Prevention Through Education
Prevention isn’t a new concept. Seatbelts. Vaccines. Condoms. Helmets…. Education?
Traditional gender roles are still entrenched in the culture of Cambodia, often leading to a lack of want or will to allow girls to access an education. Instead, girls are utilized to stay home to complete household chores, care for their younger siblings, or find unskilled work to supplement the family income. This is a prevalent issue worldwide; of the 60 million primary aged children who should be in school but are not, 60% of them are female.
The International Labour Organisation states that “getting girls into schools and keeping them there is vital to reducing their vulnerability to trafficking,” while UNESCO report that there are currently 25,697 girls in Cambodia who should be in primary school but are not, and a further 119,972 girls who should be in grades 7-9 but are not.
Education equips girls with benefits such as: healthier lives, smaller family size, status in the community, and improved lives for future generations. When they are denied an education, these gains are withheld from them. Even more critically, children in the most marginalized communities with the lowest levels of education, or none at all, are the easiest targets for traffickers to manipulate because they are more likely to accept the false promise of lower paid and unskilled work, such as construction or domestic servitude. Once granted access to education, girls are physically protected by sitting in the classroom, and by becoming more self-assured and empowered through their academic achievements they become more able to make decisions, critically evaluate situations, and exert control over their own lives. Evidence suggests that even keeping children in school until age 16 dramatically reduces their likelihood of being trafficked, and will significantly improve their standard of living.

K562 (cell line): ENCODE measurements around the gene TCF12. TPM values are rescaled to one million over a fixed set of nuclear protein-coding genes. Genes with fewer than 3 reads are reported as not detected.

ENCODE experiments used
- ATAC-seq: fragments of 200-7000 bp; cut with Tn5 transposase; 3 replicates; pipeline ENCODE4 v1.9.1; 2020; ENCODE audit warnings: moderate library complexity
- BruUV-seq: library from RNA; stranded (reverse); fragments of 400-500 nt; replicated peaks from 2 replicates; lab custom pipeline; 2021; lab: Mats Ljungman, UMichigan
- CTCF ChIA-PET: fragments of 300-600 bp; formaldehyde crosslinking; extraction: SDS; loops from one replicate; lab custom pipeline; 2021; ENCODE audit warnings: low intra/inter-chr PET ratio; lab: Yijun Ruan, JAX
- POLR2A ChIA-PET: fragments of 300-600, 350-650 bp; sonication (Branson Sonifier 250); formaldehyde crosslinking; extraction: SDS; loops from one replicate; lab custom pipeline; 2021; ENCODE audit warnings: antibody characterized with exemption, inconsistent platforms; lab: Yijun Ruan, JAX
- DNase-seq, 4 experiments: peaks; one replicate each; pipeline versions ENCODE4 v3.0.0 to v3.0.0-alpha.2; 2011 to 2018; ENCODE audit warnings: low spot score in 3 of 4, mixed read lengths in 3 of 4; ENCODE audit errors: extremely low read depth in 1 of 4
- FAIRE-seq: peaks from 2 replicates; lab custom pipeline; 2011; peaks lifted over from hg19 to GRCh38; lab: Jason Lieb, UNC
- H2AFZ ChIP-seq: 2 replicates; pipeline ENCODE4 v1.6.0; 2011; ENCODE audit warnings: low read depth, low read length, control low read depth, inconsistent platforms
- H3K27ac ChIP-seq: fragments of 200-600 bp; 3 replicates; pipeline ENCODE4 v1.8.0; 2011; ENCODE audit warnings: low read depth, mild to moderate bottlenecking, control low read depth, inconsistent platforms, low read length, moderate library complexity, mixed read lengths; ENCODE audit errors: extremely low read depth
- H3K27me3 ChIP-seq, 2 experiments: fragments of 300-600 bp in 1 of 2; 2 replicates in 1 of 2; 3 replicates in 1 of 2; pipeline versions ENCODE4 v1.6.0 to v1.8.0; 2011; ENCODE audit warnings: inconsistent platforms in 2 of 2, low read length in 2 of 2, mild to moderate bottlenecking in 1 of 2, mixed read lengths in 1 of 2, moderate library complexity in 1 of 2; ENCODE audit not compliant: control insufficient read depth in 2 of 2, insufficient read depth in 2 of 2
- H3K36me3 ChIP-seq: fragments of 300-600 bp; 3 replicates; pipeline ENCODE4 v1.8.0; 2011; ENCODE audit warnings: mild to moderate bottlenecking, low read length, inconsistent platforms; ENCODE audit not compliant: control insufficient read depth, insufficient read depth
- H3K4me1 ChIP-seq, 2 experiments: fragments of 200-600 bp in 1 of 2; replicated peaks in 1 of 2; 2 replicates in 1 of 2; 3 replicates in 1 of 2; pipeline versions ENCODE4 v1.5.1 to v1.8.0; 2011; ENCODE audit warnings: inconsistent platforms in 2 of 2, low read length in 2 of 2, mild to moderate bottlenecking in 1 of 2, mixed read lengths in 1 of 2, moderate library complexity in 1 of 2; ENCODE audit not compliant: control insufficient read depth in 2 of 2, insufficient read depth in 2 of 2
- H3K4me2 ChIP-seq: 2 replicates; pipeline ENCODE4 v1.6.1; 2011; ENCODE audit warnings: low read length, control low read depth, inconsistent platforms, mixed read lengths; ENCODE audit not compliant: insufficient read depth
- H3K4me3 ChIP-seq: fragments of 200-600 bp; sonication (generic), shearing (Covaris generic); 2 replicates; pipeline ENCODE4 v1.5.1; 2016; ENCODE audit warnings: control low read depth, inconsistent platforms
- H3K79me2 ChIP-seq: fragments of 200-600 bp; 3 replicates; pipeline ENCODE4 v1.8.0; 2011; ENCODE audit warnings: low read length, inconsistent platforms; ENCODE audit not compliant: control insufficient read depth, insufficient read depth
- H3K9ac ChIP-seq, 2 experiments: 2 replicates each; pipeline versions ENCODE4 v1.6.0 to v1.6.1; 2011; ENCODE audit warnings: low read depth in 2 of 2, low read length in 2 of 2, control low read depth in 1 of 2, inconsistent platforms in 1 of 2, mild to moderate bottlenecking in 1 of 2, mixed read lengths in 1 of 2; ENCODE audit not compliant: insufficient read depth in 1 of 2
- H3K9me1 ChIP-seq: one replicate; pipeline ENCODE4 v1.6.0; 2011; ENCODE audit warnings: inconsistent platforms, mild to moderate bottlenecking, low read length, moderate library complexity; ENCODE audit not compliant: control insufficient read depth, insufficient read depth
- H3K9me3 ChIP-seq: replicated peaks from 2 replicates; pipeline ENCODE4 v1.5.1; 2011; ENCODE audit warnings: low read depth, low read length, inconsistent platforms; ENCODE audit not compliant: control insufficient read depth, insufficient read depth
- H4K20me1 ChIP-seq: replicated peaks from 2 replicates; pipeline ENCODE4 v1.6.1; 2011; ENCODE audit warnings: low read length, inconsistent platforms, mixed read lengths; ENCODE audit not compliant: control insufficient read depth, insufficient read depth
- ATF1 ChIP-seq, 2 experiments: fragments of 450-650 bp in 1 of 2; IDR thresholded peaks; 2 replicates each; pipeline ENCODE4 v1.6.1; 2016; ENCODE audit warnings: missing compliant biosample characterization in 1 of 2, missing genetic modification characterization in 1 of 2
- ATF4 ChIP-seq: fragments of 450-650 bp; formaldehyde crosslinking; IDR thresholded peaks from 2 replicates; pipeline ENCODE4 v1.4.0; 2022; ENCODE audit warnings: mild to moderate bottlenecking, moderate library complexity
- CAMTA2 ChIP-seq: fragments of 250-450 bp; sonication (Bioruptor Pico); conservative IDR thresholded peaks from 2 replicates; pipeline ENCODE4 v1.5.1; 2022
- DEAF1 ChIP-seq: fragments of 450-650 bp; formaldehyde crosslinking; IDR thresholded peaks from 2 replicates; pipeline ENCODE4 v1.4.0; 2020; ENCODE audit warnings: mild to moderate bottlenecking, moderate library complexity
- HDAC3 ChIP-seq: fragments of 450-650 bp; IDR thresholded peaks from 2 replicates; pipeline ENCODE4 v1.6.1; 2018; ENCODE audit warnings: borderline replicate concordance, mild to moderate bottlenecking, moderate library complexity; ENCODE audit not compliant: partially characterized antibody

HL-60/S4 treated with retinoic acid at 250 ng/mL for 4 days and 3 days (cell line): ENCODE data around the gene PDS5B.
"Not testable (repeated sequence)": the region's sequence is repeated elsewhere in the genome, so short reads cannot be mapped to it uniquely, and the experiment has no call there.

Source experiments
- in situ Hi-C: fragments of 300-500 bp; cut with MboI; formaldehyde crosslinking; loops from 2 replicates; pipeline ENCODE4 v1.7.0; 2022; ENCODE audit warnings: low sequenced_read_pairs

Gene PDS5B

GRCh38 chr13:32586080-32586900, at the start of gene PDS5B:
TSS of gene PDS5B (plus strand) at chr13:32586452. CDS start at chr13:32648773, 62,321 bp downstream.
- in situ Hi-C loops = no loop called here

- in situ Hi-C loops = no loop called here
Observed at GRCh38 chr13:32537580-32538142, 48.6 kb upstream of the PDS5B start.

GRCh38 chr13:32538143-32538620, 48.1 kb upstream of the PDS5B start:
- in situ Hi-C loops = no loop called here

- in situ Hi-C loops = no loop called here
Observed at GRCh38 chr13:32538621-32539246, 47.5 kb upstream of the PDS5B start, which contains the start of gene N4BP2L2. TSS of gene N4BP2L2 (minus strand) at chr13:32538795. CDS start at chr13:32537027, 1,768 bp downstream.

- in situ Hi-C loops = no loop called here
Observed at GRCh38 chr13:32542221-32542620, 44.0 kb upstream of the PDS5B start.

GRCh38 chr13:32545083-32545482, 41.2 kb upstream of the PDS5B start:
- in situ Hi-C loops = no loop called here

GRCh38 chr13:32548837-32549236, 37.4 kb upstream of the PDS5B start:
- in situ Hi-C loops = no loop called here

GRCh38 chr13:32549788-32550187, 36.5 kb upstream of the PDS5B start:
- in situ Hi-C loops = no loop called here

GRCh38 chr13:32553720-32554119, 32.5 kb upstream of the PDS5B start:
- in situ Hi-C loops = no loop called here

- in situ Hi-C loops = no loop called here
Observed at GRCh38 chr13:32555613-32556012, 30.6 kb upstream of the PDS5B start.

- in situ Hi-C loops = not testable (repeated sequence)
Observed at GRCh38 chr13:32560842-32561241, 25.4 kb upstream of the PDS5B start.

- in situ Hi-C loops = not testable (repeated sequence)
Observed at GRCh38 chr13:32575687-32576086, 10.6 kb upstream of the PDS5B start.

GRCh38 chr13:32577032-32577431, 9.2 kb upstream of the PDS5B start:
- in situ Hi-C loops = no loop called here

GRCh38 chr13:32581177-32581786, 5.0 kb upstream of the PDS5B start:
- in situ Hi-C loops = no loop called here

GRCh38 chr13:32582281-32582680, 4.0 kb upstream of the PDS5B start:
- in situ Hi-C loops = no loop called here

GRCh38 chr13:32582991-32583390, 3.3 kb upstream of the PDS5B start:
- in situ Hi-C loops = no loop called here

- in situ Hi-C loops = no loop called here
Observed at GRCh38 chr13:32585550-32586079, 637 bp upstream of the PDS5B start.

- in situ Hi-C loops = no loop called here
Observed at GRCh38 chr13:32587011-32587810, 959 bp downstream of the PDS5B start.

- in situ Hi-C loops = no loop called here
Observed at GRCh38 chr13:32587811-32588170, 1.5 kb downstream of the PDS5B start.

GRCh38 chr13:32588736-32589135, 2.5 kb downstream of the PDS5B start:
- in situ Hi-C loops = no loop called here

We work with:
- Girls who have never been to school
- Girls who have discontinued – or are on the verge of discontinuing – their education
- Girls left to live independently, caring for younger siblings
- Girls living with grandparents or aunts who have little ability to keep them in school
- Girls who work to financially support their families
- Girls living with family violence